‘operations and building sites in Poland and within the territory of the
European Union (Ireland, France, Great Britain, Germany, Finland).
C-115/11 Format Urządzenia i Montaże Przemysłowe sp. z o.o. v. Zakład
Ubezpieczeń Społecznych I Oddział w Warszawie,
• ZUS issued him with an E 101 certificate on the basis of article 14(2)(b) for
the the two first contracts.
• By decision of 23 July 2008 the ZUS – on the basis of Polish law and of
Article 14(1)(a) and 14(2)(b) of Regulation No 1408/71 – refused to issue
an E 101 certificate regarding the legislation applicable
– Mr Kita was not a ‘person normally employed in two or more Member States’ within the
meaning of Regulation No 1408/71, but an employee posted by reference to the
employers situations
– During the first two contracts in France and the during the third in Finland
C-115/11 Format Urządzenia i Montaże Przemysłowe sp. z o.o. v. Zakład
Ubezpieczeń Społecznych I Oddział w Warszawie,
• ECJ
• The issuing institution of an E 101 certificate is required to carry out a
proper assessment of the facts relating to the determination of the
legislation applicable in the matter of social security and, consequently, to
ensure the correctness of the information contained in that certificate
• If it is apparent from relevant factors other than contractual documents
that an employed person’s situation in fact differs from that described in
the contract the institution has to base its findings on the employed
person’s actual situation and, where appropriate, to refuse to issue the
E 101 certificate.
• The institution which has already issued an E101 has to reconsider and if
necessary withdraw the certificate
C-115/11 Format Urządzenia i Montaże Przemysłowe sp. z o.o. v. Zakład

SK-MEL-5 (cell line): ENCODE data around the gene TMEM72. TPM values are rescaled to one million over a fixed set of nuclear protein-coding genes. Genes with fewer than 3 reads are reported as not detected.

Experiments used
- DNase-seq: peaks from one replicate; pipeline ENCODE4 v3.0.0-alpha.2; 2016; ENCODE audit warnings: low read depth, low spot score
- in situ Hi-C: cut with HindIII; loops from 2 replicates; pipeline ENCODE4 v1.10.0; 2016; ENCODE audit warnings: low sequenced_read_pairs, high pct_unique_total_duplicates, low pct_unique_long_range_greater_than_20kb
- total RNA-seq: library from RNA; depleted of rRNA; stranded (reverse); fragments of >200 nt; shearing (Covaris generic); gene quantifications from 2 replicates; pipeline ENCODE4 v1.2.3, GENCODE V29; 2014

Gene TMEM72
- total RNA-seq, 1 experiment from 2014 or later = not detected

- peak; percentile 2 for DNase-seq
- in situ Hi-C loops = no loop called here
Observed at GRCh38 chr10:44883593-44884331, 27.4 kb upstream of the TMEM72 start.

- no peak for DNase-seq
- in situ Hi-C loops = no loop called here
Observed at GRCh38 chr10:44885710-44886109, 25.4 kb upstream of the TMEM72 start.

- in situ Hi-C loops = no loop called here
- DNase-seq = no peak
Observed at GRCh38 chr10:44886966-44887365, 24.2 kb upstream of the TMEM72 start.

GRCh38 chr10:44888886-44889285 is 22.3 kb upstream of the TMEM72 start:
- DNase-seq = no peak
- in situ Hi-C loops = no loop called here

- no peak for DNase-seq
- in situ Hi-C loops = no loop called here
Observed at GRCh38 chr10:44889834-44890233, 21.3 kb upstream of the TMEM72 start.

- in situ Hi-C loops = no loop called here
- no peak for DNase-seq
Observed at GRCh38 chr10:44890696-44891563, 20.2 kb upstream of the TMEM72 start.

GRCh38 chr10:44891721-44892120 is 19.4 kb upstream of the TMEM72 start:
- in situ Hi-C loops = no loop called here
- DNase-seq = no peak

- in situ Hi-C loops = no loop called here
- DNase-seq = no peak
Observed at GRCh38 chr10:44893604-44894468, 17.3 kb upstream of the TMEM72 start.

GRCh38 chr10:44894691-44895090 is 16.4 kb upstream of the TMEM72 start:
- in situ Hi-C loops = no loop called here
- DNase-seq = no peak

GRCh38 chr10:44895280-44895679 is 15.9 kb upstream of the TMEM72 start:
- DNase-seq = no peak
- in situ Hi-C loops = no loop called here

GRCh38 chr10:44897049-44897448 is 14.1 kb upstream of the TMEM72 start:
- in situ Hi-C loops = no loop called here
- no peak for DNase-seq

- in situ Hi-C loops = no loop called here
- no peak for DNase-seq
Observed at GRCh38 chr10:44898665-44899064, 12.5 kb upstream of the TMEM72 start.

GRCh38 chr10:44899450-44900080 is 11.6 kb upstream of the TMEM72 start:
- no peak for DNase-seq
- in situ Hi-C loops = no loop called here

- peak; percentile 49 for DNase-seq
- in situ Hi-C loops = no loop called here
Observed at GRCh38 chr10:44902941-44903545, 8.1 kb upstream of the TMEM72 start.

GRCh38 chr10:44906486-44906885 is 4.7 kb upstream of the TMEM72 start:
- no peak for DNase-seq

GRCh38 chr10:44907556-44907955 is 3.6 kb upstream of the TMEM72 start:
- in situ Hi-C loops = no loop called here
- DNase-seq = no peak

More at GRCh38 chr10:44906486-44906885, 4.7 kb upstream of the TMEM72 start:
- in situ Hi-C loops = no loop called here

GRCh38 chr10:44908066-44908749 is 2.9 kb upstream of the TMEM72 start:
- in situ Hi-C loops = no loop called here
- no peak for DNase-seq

Ubezpieczeń Społecznych I Oddział w Warszawie,
• ECJ:
• To fall within Article 14(2)(b) of Regulation No 1408/71, a
person must ‘normally’ be employed in the territory of two or
more Member States.
• If employment in the territory of a single Member State
constitutes the normal arrangement for the person
concerned, such employment cannot fall within the scope of
Article 14(2)(b).
Outlook
•
•
•
•
ECJ, C-433/11, Jeltes et al.
– Relevance of Miethe judgment for Regulation 883/2004 (special solution for nontypical frontier workers despite Article 65?)
ECJ, C-140/12, Brey
– Relationship between Regulation 883/2004 and Residence Directive 2004/38/EC
(Can a non-contributory cash benefit be welfare assistance as defined in
residence law)
ECJ, C-321/12, van der Helder and Farrington
– Interpretation of Articles 4 and 28(2)(b) of Regulation (EEC) No 1408/71.
– Benefits for pensioners resident in a Member State other than that of the competent
institution.
– Concept of ‘legislation [to which] the pensioner has been subject for the longest period
of time’ .
EFTA-court E-6/12 Efta surveillance authority v Norway
– Family concept, separated parents, family benefits